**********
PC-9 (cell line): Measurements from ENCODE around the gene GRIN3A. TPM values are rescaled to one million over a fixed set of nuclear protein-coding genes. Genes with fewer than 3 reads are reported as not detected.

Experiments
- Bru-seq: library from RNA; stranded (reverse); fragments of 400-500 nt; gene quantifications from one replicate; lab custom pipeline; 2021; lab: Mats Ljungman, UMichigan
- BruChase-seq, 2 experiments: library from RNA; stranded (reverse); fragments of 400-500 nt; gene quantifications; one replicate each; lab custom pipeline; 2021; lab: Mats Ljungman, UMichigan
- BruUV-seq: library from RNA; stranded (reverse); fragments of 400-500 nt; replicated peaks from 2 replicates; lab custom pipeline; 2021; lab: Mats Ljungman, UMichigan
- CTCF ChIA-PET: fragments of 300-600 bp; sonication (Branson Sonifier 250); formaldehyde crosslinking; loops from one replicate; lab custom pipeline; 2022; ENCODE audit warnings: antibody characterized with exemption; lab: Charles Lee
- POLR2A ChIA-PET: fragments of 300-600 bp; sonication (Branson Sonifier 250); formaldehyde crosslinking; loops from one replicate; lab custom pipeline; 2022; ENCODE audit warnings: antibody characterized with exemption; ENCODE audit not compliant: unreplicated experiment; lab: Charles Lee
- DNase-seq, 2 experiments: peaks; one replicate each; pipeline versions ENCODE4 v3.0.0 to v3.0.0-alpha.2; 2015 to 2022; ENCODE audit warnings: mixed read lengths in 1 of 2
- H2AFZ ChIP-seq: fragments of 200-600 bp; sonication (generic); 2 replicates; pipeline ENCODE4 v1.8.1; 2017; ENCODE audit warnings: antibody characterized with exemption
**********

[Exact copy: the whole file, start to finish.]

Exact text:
PC-9 (cell line): Measurements from ENCODE around the gene GRIN3A. TPM values are rescaled to one million over a fixed set of nuclear protein-coding genes. Genes with fewer than 3 reads are reported as not detected.

Experiments
- Bru-seq: library from RNA; stranded (reverse); fragments of 400-500 nt; gene quantifications from one replicate; lab custom pipeline; 2021; lab: Mats Ljungman, UMichigan
- BruChase-seq, 2 experiments: library from RNA; stranded (reverse); fragments of 400-500 nt; gene quantifications; one replicate each; lab custom pipeline; 2021; lab: Mats Ljungman, UMichigan
- BruUV-seq: library from RNA; stranded (reverse); fragments of 400-500 nt; replicated peaks from 2 replicates; lab custom pipeline; 2021; lab: Mats Ljungman, UMichigan
- CTCF ChIA-PET: fragments of 300-600 bp; sonication (Branson Sonifier 250); formaldehyde crosslinking; loops from one replicate; lab custom pipeline; 2022; ENCODE audit warnings: antibody characterized with exemption; lab: Charles Lee
- POLR2A ChIA-PET: fragments of 300-600 bp; sonication (Branson Sonifier 250); formaldehyde crosslinking; loops from one replicate; lab custom pipeline; 2022; ENCODE audit warnings: antibody characterized with exemption; ENCODE audit not compliant: unreplicated experiment; lab: Charles Lee
- DNase-seq, 2 experiments: peaks; one replicate each; pipeline versions ENCODE4 v3.0.0 to v3.0.0-alpha.2; 2015 to 2022; ENCODE audit warnings: mixed read lengths in 1 of 2
- H2AFZ ChIP-seq: fragments of 200-600 bp; sonication (generic); 2 replicates; pipeline ENCODE4 v1.8.1; 2017; ENCODE audit warnings: antibody characterized with exemption